City leaders have options on that front. They’ll have to decide whether to conduct a runoff election, which county clerk Gilbert “Bo” Ortiz said might conflict with requirements for when ballots have to be mailed out, or a ranking system. In that scenario, which Ortiz suggested an option the city could consider, the winner of the election would have the most first and second votes combined.

Nicoll said he envisions that committee being able to dictate to the council what should get done in the eight months leading up to the change, whether that be an audit or hire a consultant.

The Nov. 6 election will be a mile marker for Pueblo city government. The city has held a council-city manager form of government since 1954 and refused to give it up in the past. Voters overwhelmingly said no to a mayor less than a decade ago.

Nick Gradisar, the now-mayoral candidate who pushed for the question to appear on the 2016 ballot, previously told PULP he thinks attitudes of voters have changed. Those who voted “yes” on the measure barely outnumbered the “no” votes.

Part of it, he said, could be attributed to the ways of the north. Denver has a strong mayor. And Colorado Springs is proving the system to be worth the risk, with former Colorado Attorney General John Suthers at the helm.

Perhaps, Gradisar said, Puebloans are also a little tired of little change in the city.

“We’re sort of going backwards while the rest of the state is going forwards, I think it’s hurt us significantly,” he said at a press even before the election.

Either way, a mayor is coming. And it’s a rare occurrence for Colorado.

In fact, “very, very rare,” said Colorado Municipal League Executive Director Sam Mamet. He’s been with the organization that works on the behalf of Colorado municipalities for nearly 40 years. Changing forms of government doesn’t happen often and when it does, it can be challenging.

“It’s not easy at all and I am concerned they don’t have an adequate transition plan in place,” he said. “You just don’t snap your fingers and make it so. There is a transition and it will be a little complicated. It can be done and it will be done because the voters said so.”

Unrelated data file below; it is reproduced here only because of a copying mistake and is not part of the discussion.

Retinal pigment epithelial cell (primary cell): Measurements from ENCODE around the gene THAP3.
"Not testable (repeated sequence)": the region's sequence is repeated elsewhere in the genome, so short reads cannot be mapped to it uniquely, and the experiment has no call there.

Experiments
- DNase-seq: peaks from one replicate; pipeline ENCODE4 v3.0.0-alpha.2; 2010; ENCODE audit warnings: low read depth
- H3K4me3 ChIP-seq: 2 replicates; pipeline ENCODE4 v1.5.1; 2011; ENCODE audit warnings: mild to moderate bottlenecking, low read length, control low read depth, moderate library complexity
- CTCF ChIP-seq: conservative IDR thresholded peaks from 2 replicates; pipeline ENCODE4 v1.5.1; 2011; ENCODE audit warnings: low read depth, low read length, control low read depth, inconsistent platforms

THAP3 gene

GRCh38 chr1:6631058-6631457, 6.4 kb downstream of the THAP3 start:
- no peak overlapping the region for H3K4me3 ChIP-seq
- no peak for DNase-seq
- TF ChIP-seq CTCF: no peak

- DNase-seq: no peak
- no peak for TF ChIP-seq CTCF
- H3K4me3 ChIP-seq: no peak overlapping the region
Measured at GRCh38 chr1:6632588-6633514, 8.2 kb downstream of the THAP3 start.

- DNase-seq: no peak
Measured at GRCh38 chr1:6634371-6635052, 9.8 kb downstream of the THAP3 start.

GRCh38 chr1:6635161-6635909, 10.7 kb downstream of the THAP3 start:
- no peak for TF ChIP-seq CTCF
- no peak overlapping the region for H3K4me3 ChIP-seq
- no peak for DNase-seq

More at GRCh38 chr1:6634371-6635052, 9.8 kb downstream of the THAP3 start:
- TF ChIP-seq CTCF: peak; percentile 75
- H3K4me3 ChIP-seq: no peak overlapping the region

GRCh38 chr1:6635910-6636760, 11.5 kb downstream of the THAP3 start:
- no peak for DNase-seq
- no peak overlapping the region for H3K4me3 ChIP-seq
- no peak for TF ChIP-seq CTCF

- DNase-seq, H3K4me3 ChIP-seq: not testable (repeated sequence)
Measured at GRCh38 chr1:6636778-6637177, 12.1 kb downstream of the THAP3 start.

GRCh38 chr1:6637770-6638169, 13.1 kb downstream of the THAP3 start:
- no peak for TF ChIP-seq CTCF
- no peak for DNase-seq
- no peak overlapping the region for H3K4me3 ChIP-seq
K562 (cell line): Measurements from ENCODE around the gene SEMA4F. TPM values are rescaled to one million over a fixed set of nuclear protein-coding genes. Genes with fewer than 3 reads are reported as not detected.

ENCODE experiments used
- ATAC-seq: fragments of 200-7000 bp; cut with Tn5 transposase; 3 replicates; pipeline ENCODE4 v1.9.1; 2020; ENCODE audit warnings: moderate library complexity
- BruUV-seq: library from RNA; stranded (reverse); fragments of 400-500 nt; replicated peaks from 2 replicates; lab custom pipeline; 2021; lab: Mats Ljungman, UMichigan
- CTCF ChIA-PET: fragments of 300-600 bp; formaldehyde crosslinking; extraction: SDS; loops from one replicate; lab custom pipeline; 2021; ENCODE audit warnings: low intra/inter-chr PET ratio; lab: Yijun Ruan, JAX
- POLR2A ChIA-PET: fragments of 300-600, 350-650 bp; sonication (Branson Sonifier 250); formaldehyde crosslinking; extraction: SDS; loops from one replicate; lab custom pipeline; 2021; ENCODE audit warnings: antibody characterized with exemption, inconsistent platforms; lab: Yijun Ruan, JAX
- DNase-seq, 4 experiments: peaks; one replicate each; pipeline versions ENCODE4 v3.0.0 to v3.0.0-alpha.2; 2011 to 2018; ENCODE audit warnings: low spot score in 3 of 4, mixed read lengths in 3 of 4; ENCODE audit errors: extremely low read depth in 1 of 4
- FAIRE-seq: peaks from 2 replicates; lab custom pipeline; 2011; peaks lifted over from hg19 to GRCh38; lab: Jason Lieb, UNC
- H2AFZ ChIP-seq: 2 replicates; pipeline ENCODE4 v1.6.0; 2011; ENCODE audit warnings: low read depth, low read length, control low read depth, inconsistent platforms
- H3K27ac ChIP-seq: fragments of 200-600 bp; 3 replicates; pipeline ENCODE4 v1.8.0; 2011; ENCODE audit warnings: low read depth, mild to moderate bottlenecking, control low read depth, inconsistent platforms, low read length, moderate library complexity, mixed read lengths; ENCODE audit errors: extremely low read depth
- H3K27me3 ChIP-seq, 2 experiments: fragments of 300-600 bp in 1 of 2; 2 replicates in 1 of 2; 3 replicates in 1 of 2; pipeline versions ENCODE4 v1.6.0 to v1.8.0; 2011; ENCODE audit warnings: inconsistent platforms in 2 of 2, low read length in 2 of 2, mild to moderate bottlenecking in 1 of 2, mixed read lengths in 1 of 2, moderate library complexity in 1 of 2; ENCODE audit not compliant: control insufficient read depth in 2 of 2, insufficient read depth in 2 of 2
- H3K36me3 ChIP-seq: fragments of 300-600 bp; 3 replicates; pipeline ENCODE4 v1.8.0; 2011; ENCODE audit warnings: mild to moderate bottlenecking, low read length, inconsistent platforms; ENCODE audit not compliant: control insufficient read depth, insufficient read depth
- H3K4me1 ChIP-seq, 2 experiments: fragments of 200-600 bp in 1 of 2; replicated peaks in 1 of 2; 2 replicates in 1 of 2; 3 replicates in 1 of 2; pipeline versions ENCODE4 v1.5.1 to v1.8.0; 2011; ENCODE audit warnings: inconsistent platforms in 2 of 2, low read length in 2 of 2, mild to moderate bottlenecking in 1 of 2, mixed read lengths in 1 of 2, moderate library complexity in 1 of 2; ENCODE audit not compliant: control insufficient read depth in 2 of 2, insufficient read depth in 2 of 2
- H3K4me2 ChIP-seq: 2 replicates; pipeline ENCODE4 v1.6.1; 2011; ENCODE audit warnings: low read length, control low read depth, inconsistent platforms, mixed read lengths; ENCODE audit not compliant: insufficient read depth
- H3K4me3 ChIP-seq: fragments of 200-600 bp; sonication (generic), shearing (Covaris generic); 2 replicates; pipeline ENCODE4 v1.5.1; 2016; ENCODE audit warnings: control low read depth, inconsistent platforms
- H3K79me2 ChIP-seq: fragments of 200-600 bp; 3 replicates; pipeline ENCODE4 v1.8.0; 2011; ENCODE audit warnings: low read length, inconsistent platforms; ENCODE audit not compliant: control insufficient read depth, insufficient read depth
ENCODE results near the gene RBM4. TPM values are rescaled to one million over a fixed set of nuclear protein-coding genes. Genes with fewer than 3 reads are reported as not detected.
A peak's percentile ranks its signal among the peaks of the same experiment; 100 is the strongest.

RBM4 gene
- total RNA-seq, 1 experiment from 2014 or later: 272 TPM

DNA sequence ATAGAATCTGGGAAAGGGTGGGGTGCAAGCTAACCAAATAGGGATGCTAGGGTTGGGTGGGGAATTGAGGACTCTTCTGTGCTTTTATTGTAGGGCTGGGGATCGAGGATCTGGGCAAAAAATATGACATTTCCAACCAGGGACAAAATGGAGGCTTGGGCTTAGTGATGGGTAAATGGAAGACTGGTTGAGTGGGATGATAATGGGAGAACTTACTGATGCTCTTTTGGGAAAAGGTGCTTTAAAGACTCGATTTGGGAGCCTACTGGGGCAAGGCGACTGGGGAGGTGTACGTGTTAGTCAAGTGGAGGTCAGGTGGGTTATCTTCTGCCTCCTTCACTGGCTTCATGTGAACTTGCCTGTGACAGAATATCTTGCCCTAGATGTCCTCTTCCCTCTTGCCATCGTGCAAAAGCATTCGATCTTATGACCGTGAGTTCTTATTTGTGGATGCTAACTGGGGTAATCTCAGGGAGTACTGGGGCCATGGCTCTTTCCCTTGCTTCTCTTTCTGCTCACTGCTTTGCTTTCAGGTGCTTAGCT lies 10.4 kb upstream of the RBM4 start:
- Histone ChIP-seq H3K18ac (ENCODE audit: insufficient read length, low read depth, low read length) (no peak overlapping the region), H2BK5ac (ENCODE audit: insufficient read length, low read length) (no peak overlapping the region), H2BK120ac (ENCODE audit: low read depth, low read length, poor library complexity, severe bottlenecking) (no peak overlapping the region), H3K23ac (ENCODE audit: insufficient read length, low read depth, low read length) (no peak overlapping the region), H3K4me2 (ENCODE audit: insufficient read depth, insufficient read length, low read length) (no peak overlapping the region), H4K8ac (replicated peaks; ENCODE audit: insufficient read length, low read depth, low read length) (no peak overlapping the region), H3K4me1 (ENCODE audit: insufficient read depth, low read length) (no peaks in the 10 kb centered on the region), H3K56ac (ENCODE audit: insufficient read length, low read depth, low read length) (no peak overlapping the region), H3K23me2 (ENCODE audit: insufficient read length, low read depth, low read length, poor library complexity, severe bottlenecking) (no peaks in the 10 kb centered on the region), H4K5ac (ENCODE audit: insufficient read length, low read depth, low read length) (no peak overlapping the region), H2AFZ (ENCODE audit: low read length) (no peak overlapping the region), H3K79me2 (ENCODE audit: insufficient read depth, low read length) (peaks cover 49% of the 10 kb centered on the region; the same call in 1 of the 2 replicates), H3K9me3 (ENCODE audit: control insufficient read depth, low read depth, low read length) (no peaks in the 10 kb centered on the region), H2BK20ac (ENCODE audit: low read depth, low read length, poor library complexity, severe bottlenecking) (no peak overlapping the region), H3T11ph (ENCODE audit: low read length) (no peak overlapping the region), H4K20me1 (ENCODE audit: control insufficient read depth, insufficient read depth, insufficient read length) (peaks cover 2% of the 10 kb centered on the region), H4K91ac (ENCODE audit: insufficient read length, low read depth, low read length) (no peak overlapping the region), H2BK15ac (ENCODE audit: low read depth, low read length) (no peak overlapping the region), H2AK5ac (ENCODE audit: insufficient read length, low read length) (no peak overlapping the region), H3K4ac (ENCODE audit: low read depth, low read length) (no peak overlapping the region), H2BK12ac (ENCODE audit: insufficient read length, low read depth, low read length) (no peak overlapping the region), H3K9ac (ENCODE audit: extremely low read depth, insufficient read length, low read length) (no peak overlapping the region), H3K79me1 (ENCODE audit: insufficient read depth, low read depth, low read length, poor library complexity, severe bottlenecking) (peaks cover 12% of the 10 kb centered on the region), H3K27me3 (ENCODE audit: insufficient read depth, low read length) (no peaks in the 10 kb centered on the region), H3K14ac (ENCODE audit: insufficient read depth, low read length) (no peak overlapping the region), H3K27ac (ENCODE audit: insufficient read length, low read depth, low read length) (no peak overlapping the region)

Mamet pointed to the rough patch that Colorado Springs endured after it elected its first mayor.

“In the case of Colorado Springs, for the first couple of years it was pretty rocky between mayor and council over prerogatives,” he said. “This will come into play right out of the box for whatever budget the mayor may submit.”

After then-Mayor Steve Bach finished his term in 2015, the “Colorado Springs Gazette” chronicled the only term of the city’s first mayor. While Bach, which the city’s newspaper called a “political neophyte,” sparred with city council and ultimately cost the city on moving policy forward, he also dealt with the natural disasters during his term and the ending of the Great Recession.

Bach couldn’t get money for roads or stormwater. He was criticized when firefighters weren’t deployed to devastating fires fast enough. One former councilwoman told the newspaper that the constant clash between the mayor’s office and council made it hard to maintain a long-term vision for the city — something Pueblo is searching for in a lead lawmaker.

As in Colorado Springs and Denver, Pueblo will have clear, separate governing bodies once a mayor is elected. But Mamet points out that power is already pretty separated in Pueblo. For example: water. In several cities across the state the water department is an extension of city hall. But in Pueblo, the division is governed by a publicly-elected board of five members and gets all of its revenue from its customers.

Mamet wonders how the Board of Waterworks of Pueblo might interact with a mayor and vice versa on the topic that often rises to the surface as a top priority for communities in Colorado and across the West.

“There are potential issues, that’s why a thoughtful transition process is necessary with a very clear legal analysis,” Mamet said.